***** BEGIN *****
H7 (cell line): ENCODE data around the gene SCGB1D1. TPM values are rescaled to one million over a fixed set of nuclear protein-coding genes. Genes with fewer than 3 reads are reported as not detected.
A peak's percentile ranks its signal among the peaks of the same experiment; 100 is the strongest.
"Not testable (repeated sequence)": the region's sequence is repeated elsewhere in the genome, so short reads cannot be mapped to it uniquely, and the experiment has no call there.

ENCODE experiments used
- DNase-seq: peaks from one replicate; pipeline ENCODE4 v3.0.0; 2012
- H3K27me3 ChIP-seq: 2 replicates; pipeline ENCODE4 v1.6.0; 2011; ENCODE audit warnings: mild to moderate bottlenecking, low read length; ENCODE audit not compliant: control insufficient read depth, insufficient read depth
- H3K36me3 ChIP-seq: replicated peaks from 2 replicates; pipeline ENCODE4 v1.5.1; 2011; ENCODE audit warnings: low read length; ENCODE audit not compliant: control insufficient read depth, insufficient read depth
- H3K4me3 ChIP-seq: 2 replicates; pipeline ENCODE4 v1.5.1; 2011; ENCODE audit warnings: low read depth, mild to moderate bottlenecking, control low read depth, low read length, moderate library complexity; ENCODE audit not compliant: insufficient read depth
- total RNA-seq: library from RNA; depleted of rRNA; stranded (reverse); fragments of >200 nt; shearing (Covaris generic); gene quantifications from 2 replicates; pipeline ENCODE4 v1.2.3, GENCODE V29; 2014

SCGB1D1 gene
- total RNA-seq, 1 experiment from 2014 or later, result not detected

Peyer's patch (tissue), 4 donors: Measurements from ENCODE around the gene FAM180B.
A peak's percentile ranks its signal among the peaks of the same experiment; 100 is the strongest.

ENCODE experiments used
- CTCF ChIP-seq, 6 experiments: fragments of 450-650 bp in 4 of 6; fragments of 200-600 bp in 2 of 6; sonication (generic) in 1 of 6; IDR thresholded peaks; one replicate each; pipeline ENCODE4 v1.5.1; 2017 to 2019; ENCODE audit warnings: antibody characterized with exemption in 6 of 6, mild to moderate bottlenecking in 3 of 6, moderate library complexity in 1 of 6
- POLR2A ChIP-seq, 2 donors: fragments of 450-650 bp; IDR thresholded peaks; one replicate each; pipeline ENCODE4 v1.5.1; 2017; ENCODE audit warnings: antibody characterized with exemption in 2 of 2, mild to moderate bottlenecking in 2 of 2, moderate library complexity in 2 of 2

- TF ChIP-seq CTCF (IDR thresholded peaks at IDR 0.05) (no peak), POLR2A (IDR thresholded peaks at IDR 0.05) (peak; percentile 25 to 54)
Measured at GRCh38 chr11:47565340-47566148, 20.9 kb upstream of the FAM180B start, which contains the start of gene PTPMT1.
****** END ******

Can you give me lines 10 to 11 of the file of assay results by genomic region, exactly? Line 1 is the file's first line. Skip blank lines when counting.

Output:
SCGB1D1 gene
- total RNA-seq, 1 experiment from 2014 or later, result not detected